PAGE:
Unity supports plug-insA set of code created outside of Unity that creates functionality in Unity. There are two kinds of plug-ins you can use in Unity: Managed plug-ins (managed .NET assemblies created with tools like Visual Studio) and Native plug-ins (platform-specific native code libraries). More info
See in Glossary for Android written in Java or Kotlin. This functionality allows you to add .java or .kt files into your Unity Project and they are compiled when you build an Android player. Previously you had to precompile these files as an android library.
Gradle is the only build system that supports this feature so use GradleAn Android build system that automates several build processes. This automation means that many common build errors are less likely to occur. More info
See in Glossary as your build system.
To compile the source files as a plug-in:
Note: You can place your source files in any folder in your Project except in special use locations such as subfolders under Assets/Plugins/Android. If you place files in these locations, the Unity Editor will not display the plug-in inspector. For additional information, see AAR plug-ins and Android Libraries.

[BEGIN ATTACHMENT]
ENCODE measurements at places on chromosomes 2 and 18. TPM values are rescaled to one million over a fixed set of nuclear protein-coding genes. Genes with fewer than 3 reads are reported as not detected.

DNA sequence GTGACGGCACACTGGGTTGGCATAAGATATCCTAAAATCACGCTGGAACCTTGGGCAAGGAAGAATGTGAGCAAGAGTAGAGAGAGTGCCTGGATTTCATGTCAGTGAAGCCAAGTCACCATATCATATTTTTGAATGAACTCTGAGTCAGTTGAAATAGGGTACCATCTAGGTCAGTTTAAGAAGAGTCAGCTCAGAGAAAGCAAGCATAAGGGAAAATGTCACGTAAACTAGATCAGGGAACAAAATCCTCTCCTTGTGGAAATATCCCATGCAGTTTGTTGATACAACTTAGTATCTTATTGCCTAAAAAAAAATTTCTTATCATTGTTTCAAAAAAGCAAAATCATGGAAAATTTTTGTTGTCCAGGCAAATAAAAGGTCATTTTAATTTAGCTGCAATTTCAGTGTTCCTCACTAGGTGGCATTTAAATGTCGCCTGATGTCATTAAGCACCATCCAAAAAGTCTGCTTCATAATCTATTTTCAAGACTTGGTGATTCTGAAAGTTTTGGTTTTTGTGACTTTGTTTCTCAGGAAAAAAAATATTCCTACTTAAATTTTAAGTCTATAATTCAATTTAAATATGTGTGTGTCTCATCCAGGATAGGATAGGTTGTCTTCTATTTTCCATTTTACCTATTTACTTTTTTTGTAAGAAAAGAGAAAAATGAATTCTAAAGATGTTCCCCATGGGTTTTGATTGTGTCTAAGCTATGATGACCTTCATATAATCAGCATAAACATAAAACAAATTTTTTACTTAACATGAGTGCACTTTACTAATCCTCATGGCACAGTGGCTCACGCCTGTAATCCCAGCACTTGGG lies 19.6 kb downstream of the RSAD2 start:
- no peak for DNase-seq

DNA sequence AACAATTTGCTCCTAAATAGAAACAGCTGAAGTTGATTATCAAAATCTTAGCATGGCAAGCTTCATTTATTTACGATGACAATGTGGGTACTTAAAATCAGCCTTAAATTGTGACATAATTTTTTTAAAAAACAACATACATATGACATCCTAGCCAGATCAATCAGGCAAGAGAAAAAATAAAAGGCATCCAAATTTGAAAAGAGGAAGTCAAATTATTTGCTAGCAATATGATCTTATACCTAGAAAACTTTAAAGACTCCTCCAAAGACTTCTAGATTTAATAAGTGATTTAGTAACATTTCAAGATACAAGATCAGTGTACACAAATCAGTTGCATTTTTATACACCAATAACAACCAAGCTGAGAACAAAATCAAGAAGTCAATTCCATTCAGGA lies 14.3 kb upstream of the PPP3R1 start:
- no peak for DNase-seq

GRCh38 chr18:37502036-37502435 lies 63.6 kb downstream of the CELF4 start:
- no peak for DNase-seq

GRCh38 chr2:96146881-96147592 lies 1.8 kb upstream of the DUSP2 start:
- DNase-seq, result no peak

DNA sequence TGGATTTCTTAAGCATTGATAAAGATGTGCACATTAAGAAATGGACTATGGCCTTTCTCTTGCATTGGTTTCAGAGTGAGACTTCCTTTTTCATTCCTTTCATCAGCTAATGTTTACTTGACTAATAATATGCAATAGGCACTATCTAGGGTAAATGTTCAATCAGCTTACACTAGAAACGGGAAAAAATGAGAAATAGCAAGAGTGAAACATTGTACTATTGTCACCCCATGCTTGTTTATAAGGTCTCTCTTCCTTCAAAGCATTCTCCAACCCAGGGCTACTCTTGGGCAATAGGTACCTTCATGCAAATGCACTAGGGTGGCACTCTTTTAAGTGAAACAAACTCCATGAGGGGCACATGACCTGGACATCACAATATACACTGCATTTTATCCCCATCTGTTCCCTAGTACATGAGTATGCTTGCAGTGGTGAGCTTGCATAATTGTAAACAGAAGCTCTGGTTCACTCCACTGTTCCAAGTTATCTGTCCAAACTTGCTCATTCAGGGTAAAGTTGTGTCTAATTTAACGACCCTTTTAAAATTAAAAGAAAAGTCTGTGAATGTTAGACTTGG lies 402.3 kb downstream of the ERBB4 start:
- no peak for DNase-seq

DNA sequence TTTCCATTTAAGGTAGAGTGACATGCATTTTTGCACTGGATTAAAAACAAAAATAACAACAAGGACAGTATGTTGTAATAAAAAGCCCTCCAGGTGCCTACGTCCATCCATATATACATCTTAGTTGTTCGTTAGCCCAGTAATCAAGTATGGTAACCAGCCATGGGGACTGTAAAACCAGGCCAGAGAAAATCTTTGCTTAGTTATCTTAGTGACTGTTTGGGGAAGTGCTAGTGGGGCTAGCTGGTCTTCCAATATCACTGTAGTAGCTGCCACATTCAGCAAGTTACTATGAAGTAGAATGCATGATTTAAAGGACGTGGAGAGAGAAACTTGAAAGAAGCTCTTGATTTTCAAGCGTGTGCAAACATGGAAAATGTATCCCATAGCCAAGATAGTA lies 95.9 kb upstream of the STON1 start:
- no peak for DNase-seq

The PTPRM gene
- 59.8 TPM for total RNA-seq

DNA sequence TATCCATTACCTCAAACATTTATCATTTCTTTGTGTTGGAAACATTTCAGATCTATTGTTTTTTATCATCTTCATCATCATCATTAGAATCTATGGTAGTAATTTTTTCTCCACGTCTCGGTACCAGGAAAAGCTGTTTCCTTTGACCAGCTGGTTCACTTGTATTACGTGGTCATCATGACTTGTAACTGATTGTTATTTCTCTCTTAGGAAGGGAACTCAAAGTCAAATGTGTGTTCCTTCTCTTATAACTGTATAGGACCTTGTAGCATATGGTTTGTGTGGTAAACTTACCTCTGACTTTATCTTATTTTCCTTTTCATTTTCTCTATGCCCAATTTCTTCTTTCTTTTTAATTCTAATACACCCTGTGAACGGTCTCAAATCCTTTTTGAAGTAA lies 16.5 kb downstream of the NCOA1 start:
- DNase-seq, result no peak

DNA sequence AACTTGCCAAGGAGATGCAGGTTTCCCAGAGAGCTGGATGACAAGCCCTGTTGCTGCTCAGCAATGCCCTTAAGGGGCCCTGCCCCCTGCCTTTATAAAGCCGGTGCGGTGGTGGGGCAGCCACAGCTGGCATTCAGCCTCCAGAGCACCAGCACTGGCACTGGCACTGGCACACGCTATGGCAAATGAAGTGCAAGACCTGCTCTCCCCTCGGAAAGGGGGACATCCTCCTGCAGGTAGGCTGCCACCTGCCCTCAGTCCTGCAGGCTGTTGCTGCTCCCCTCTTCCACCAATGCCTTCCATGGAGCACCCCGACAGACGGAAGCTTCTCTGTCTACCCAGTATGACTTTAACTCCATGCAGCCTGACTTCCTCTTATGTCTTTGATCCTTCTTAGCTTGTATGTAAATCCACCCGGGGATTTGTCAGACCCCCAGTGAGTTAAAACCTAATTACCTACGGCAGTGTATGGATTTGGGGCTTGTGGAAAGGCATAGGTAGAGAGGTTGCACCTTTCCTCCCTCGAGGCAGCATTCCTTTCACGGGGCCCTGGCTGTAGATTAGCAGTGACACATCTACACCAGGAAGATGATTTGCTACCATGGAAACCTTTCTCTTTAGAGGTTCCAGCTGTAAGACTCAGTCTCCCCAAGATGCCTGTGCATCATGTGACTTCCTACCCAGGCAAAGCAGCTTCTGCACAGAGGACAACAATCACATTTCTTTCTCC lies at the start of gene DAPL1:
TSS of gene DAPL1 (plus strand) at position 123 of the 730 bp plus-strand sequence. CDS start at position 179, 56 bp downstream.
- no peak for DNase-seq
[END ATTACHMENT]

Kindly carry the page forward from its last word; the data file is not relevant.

Use the AndroidJavaObject class to call methods in your plug-in. For additional information see, the “Using your Java plug-in from C# scriptsA piece of code that allows you to create your own Components, trigger game events, modify Component properties over time and respond to user input in any way you like. More info
See in Glossary with helper classes” section in JAR plug-ins.
To enable direct referencing of the Java and Kotlin files in the exported gradle project and eliminte the need to manually copy the edited Java and Kotlin files from the exported gradle project to the Unity Project, enable Symlink Sources in the Build Settings window.
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